Banks not playing fair on PPI compensation claims

02 May 2014

Whether many people will be surprised at this news remains to be seen, but regulators, policy makers and the media are rightly rather frustrated that certain banks are not playing fair on PPI compensation claims.

A recent BBC investigation has found that Lloyds Banking Group, made up of brands including TSB, Halifax, Bank of Scotland and Midshires to name but a few, has saved itself over £60 million in the last year by cutting the amount it is paying out to consumers for PPI compensation claims. Luckily the Financial Ombudsman seems to be wise to this tactic and has been requiring the banks to increase their PPI compensation claim payouts when reviewing complaints brought about by consumers.

The concern for all of us helping consumers get a fair PPI compensation amount is all those people who might not realise that these tactics are impacting on their payouts. In this scenario, ‘alternative redress’, whereby banks could and indeed are in certain cases presuming that consumers would have purchased a lower cost PPI policy if their existing policy hadn’t been purchased is being used to calculate a significantly lower compensation figure. This in turn is then often hidden in reams of small print in offer letters, meaning that it isn’t always obvious and isn’t always picked up on when reviewing and accepting the bank’s offer.

In other recent news, it transpires that Barclays has also been caught thanks to a whistle-blower who alerted the Financial Conduct Authority. According to the news, errors have been occurring in how the bank has been calculating the taxation of interest paid to PPI compensation claims.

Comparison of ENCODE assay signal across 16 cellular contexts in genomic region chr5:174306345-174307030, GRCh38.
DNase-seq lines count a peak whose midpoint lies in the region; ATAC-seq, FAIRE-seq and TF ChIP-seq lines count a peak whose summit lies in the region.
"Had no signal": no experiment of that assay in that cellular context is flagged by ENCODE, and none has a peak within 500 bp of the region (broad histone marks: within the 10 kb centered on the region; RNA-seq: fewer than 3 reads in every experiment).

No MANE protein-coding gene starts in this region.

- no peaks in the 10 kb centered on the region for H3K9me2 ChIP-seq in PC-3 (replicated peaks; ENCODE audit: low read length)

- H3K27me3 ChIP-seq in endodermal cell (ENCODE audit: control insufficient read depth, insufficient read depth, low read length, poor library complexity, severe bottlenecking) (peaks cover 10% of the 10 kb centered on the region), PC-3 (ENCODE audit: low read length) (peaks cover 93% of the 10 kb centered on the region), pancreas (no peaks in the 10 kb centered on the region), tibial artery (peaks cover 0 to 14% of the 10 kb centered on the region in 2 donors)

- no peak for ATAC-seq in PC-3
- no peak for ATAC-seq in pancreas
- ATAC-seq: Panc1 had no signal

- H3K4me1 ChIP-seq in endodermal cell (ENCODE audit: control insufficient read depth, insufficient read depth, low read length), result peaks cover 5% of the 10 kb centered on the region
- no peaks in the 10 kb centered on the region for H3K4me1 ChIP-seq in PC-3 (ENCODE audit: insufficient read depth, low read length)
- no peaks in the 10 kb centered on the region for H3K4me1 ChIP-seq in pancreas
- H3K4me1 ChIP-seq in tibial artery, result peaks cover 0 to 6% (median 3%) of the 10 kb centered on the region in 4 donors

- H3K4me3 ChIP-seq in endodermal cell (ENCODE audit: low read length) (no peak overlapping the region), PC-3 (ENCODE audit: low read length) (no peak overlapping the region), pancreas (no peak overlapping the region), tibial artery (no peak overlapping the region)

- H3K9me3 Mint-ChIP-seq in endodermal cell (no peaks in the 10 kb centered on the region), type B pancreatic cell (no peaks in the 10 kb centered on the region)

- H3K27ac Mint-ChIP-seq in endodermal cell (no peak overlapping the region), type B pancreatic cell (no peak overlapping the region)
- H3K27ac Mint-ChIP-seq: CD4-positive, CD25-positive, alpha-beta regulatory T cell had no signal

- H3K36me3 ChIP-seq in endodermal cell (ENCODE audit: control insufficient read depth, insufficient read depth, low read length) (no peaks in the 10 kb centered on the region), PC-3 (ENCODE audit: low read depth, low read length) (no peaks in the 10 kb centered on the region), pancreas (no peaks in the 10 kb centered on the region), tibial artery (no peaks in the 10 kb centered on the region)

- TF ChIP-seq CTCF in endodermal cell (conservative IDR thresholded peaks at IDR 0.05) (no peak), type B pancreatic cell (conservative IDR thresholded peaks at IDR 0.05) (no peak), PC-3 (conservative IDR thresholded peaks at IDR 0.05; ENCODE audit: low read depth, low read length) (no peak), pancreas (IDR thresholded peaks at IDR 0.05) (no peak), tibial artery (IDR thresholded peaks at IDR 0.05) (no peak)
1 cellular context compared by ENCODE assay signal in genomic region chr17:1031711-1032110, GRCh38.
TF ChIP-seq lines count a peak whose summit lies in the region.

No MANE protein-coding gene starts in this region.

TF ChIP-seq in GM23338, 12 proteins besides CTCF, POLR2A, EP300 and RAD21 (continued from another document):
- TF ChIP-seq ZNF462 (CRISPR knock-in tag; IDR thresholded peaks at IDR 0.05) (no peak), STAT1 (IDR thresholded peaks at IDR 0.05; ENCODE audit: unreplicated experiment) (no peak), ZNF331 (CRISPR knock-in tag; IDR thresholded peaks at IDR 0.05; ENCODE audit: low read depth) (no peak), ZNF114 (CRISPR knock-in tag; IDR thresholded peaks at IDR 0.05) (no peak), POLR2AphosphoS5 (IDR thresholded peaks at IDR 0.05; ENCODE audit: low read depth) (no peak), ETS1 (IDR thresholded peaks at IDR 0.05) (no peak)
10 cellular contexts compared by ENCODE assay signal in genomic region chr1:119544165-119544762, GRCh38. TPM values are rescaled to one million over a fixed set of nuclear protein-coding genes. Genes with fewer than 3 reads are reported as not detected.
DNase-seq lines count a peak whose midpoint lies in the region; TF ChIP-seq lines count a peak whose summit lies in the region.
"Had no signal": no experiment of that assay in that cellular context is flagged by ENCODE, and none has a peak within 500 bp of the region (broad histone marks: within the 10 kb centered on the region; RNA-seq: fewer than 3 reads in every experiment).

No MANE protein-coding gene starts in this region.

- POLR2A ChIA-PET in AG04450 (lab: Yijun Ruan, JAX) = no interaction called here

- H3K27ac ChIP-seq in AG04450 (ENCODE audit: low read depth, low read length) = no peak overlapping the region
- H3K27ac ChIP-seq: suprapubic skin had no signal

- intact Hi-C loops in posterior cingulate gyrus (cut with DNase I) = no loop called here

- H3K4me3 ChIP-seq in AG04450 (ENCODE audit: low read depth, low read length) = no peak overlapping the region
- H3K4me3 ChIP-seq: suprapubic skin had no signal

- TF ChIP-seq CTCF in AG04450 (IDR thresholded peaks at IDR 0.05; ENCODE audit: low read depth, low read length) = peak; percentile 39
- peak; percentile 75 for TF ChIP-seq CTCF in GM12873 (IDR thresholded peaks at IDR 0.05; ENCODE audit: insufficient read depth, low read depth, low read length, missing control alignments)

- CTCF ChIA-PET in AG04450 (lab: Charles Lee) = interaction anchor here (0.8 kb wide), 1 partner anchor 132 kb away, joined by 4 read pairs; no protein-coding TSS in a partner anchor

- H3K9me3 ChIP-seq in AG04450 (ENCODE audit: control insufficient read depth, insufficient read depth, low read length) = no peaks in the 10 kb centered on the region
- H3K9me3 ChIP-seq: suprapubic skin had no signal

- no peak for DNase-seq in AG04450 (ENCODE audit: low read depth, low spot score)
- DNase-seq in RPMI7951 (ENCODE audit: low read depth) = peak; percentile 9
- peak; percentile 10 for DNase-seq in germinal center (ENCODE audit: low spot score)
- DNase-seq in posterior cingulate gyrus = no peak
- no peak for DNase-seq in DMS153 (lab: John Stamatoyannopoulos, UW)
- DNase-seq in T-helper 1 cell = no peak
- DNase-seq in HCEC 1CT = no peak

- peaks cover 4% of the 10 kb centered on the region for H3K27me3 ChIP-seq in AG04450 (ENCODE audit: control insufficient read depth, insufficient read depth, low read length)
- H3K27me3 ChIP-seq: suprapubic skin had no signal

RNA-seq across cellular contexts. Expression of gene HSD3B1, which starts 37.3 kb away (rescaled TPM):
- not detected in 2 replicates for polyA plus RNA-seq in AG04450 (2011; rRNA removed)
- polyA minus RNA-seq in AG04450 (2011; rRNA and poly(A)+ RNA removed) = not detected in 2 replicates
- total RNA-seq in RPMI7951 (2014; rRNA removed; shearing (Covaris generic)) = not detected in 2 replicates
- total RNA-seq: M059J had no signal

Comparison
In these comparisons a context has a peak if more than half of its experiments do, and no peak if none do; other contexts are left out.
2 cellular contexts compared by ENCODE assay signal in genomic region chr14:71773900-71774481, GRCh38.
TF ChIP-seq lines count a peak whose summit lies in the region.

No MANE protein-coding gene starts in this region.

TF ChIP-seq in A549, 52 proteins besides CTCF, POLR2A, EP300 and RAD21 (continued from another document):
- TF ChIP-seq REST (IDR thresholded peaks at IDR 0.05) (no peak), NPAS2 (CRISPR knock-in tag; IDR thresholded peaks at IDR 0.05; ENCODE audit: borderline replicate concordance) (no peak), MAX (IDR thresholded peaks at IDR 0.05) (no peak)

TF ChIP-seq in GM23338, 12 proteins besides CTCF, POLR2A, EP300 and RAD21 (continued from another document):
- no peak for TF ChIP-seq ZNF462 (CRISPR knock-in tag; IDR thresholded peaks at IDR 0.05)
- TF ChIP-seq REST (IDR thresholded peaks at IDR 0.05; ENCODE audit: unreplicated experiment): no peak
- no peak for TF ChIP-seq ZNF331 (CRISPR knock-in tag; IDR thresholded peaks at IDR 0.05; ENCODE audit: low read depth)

The HMRC in October 2013 started requiring banks to deduct tax on the interest of PPI compensation claims at source, but this appears to have not fully spread throughout Barclays business and operations until around 6 months after the HMRC’s changes. Due to the fact that Barclays did not fully reconcile this aspect of PPI compensation claims for a period of time, there could well be consumers receiving payouts that have not paid the correct amount of tax deducted and do not realise that they have not had the full payout they deserve, or conversely that they owe taxes they don’t know about to the government.

While the HMRC should be applauded for trying to insert some standard practices and expectations into the tax consumers need to pay on the interest ‘gains’ of PPI compensation claims, the banks and building societies need to feed this through their policies, practices and procedures in a clear and open manner. Unfortunately, as the PPI debacle continues to play out, it is clear that not everyone is doing everything they could on this front.

Don’t get stung by PPI – after all, you’ve already been stung by it once! We can help put you in touch with a UK based expert that will help you get the maximum you deserve from your PPI compensation claim as well as ensure that all taxes and other factors are properly understood and catered for. Just fill out our quick form and we’ll put you in touch with someone who can make sure your case is dealt with fully and fairly.